Labor Department taking over workplace safety oversight from 3 states

The U.S. Department of Labor's Occupational Safety and Health Administration said Oct. 19 that it is moving to relieve Utah, Arizona and South Carolina of their workplace safety oversight because of failure to adopt stricter COVID-19 protection policies, according to The Wall Street Journal and The New York Times.

Federal officials said the three states did not adopt, at minimum, the federal COVID-19 workplace safety plans for healthcare, which OSHA released in June, the newspapers reported.

The plans, released as an emergency temporary standard, applied to healthcare settings where suspected or confirmed coronavirus patients are treated, including hospitals, nursing homes and assisted living facilities, as well as home healthcare and ambulatory care settings. The standard included a requirement that healthcare employers provide workers with paid time off to get vaccinated and to recover from side effects, among other safety measures related to the pandemic.

"OSHA has worked in good faith to help these three state plans come into compliance," Jim Frederick, the agency's acting director, said on a conference call, according to The New York Times. "But their continued refusal is a failure to maintain their state plan commitment to thousands of workers in their state."

Arizona Gov. Doug Ducey said in a statement that the Industrial Commission of Arizona notified OSHA on July 16 that certain Arizona laws already complied with the emergency temporary standard and asked the agency for confirmation of this assertion and waivers of certain portions of the standard.

"OSHA finally issued ICA a response stating the agency was not in compliance and demanding immediate adoption of the full ETS. ICA promptly responded on Sept. 21 stating it would pursue the rulemaking process, which allows for and encourages public input, to review the mandate," the governor said.

Utah Gov. Spencer J. Cox said in a statement that the state earlier notified OSHA that the emergency temporary standard "would place an unfair burden on the healthcare industry" and noted that Utah does not have regulatory authority to require employers to pay their employees sick leave.

"We reject the assertion that Utah's state plan is less effective than the federal plan," he said in the statement, which was shared with Becker's. "While we have not refused to adopt standards set by the Occupational Safety and Health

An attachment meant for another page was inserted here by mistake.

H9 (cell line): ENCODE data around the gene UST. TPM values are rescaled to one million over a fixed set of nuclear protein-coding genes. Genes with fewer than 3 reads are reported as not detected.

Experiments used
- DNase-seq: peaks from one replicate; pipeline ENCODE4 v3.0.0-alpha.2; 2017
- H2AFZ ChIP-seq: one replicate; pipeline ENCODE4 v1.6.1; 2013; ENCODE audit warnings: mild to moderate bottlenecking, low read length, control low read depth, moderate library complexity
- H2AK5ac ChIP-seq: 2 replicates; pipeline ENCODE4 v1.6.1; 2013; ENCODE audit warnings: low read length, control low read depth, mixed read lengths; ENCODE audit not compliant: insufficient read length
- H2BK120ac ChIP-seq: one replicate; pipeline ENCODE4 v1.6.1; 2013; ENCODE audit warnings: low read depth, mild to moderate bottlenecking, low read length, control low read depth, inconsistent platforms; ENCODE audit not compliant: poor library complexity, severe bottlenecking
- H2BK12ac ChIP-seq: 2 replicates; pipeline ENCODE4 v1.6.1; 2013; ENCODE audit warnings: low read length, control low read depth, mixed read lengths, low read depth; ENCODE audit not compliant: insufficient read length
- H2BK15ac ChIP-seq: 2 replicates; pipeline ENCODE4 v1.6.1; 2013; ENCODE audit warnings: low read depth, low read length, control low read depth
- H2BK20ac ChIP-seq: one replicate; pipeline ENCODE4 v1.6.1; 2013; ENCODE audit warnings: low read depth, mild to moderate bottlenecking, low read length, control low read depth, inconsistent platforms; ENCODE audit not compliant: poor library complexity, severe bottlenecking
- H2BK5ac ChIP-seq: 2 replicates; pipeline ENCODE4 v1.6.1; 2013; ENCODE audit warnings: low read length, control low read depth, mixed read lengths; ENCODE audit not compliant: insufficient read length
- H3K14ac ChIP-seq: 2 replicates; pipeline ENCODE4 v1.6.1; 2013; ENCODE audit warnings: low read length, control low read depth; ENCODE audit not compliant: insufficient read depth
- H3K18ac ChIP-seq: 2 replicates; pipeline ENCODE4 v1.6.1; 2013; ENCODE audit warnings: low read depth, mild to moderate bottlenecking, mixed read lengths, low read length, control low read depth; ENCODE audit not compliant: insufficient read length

Administration, we will ask once again for an opportunity to engage with the Biden administration about our legitimate concerns."

In a separate statement shared with Becker's, Emily H. Farr, director of South Carolina's Department of Labor, Licensing and Regulation, expressed disappointment about OSHA's decision and said South Carolina's plan "is built on a foundation of passion and commitment to the safety of the state's employees as well as a strong partnership with employers, industry and community leaders, and interest groups and associations to ensure the same."

She added, "This commitment and partnership have proven effective as South Carolina has consistently had one of the lowest injury and illness rates in the nation with the latest rate of 2.4 for 2019. This is below the national average of 2.8."

National Nurses United, the nation's largest union of registered nurses, praised the steps being taken by OSHA. 

In a news release, Deborah Burger, RN, union president, said Arizona, South Carolina and Utah "had the duty — legally and morally — to come into compliance and protect workers."

"They did not, and we could not be more proud that OSHA is standing up to hold them accountable," said Ms. Burger. 

A fact sheet from OSHA says the agency will publish a separate federal register notice for each of the OSHA-approved workplace safety and health programs operated by the three states announcing the proposal to reconsider and
revoke final approval in that state. OSHA will provide for a 35-day comment period on the proposed revocation.


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